Waiapi chieftain Tzako Waiapi lost many relatives to measles in the early 1970s after the tribe’s first contact with white men
Tzako Waiapi remembers perfectly the day he first stumbled across white men while hunting in the Amazon rainforest: within months nearly everyone he knew had died of a mysterious sickness.
That meeting at the opening of the 1970s was a stunning encounter between two worlds—and also the start of a terrible tragedy.
On one side were members of the Waiapi tribe. On the other were the pioneers of Brazil’s relentless push to mine, log and generally exploit the Amazon’s natural resources.
Neither side even knew the other existed.
“The whites pulled out revolvers, we had arrows and also reacted, and everyone faced off,” the elderly chief from the village of Manilha, deep in the Amazon, recalled.
The incident ended peacefully but the gold prospectors who penetrated the forests were unleashing a far more lethal weapon on the Waiapi tribe than any revolver.
Diseases like measles and influenza had long been under control in developed societies. However, on being spread to indigenous peoples with no natural immunity, the viruses went off like bombs.
“The Waiapi were not used to these diseases and they killed people quickly,” said Tzako Waiapi, reclining in a hammock under a palm thatched roof, surrounded by chickens and family members, all of whom wore the tribe’s traditional red loincloth.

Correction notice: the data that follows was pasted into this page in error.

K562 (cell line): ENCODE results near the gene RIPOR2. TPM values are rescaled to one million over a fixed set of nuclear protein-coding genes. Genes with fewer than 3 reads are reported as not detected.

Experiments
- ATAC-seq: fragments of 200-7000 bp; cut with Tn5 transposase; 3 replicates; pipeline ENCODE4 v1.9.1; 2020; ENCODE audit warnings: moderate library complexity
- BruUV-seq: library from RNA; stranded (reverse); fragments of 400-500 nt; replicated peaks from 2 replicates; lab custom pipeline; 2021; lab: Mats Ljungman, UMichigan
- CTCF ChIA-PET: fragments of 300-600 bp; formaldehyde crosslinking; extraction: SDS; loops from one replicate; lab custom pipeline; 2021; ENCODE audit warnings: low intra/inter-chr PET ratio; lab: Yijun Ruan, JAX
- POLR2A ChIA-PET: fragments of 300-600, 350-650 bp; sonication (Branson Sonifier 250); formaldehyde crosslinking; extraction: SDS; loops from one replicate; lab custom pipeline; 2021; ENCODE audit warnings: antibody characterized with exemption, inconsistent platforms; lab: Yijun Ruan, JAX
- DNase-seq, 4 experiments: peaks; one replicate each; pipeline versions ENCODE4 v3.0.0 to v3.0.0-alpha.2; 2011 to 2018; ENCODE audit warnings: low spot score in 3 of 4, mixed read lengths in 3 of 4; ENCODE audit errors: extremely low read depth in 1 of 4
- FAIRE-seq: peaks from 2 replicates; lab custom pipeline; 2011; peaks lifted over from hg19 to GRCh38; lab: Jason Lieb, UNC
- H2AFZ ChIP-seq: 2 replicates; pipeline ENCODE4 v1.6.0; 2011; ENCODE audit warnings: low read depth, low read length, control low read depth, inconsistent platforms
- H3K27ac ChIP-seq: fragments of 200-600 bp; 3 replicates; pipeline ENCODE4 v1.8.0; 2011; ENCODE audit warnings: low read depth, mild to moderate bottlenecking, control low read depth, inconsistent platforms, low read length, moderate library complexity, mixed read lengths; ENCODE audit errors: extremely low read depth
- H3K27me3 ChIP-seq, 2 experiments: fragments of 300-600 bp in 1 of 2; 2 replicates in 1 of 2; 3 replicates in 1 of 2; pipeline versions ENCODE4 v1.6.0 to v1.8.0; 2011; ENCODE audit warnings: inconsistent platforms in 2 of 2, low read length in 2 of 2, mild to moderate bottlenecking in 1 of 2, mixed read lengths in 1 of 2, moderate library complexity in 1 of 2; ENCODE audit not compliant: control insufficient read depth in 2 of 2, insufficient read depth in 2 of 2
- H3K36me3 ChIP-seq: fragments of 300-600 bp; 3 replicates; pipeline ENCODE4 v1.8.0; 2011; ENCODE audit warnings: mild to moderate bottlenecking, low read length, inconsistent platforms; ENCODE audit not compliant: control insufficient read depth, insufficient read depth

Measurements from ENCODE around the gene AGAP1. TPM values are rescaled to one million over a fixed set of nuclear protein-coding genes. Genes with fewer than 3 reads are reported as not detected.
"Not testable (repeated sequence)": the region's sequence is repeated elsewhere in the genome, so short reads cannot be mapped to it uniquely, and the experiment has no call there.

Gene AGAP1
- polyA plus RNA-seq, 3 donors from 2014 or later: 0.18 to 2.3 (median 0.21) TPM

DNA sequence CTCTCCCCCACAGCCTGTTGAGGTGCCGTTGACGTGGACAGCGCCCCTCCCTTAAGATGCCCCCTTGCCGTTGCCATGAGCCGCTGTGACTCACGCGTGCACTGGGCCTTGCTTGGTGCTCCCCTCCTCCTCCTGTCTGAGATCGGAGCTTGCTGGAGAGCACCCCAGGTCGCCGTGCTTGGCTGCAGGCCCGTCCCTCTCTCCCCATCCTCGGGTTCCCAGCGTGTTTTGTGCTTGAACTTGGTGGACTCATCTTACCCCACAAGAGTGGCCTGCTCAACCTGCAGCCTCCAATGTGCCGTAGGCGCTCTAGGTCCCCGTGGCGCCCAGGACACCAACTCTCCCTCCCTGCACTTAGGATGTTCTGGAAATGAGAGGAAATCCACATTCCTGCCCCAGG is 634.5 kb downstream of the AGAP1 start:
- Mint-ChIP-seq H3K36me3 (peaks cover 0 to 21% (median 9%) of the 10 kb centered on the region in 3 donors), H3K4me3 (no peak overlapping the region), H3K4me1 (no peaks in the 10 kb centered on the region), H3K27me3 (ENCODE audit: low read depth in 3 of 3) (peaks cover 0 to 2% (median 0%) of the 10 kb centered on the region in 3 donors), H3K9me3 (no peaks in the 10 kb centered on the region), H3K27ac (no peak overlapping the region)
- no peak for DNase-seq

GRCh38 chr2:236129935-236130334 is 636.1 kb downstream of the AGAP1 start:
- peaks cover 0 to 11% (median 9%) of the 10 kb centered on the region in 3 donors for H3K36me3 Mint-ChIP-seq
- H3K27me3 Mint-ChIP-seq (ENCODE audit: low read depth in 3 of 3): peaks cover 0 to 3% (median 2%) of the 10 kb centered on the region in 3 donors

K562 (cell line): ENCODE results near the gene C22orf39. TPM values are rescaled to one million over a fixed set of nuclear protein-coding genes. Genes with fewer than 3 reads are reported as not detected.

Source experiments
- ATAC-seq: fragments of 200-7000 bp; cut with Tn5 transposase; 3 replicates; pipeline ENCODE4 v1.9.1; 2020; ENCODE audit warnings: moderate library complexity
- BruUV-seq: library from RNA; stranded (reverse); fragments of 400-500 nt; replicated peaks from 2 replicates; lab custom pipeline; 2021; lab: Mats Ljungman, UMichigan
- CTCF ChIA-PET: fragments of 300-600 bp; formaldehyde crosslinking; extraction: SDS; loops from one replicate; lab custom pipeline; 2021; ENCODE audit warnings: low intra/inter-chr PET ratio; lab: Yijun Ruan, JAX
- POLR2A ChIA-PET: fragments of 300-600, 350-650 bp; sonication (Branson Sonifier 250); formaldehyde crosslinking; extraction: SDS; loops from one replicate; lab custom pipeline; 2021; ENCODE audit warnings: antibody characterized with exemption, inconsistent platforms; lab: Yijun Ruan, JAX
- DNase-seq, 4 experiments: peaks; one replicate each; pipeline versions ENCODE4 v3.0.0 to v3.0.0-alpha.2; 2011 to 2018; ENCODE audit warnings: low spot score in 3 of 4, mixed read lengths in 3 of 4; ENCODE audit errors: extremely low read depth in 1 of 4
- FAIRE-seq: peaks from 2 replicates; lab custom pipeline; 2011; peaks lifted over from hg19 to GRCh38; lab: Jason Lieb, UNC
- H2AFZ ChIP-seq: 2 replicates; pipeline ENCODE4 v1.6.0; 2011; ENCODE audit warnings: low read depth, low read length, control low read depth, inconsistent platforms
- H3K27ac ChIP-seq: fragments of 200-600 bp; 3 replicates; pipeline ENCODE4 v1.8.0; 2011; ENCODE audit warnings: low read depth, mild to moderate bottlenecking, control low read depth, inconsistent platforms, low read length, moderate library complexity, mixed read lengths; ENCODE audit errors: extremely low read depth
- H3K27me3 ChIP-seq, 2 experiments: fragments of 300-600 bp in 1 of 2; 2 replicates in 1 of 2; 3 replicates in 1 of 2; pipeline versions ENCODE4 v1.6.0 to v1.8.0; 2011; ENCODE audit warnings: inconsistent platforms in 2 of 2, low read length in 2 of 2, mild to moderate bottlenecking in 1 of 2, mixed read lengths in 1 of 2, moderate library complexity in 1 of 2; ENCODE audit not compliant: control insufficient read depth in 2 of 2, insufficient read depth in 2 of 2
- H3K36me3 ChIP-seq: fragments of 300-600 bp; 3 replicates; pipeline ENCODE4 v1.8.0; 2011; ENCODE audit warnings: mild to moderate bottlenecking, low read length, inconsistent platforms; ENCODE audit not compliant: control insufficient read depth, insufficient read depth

“When we got flu, we got better,” he said, “so when the measles started we thought we’d get better again. But measles is stronger and it took people just a day to die.”
Tzako Waiapi could not give his exact age, estimating he is in his 80s, but his memory of the horror when he was a much younger man, is painfully fresh.
“There was no one left to bury the dead. Animals ate the bodies because no one had relatives left to bury them,” he said.
Asked how many people close to him he had lost, he began by naming them one at a time: wife, father and mother in law, brother in law, children. Then he stopped counting and waved his hand to indicate the reality—too many to count.
“They robbed the Waiapi of their children,” he said.
According to a census count, the Waiapi population numbered just 151 people in 1973, down from estimates of around 2,000.
Tribal members today say that there were other groups of Waiapi, traditionally living between Brazil and French Guiana, who escaped the plague thanks to their isolation.
Those survivors and a subsequent Brazilian government program of vaccinations helped the tribe recover to today’s numbers of about 1,200. While there is an ominous absence of elderly people in Waiapi villages—those killed in the 1970s—children seem to be everywhere.
Now it’s not disease that the Waiapi fear, but ever growing pressure from the center-right government and industrial lobbies to open their forests to mining and logging.
A failed attempt by President Michel Temer earlier this year to authorize foreign mining exploration in a Switzerland-sized conservation zone known as Renca sparked panic.
“We’re fighting for this never to happen again. That’s what I tell my children, my grandchildren, my people,” chief Tzako Waiapi said.
“We’re ready for war now. We’ll never retreat.”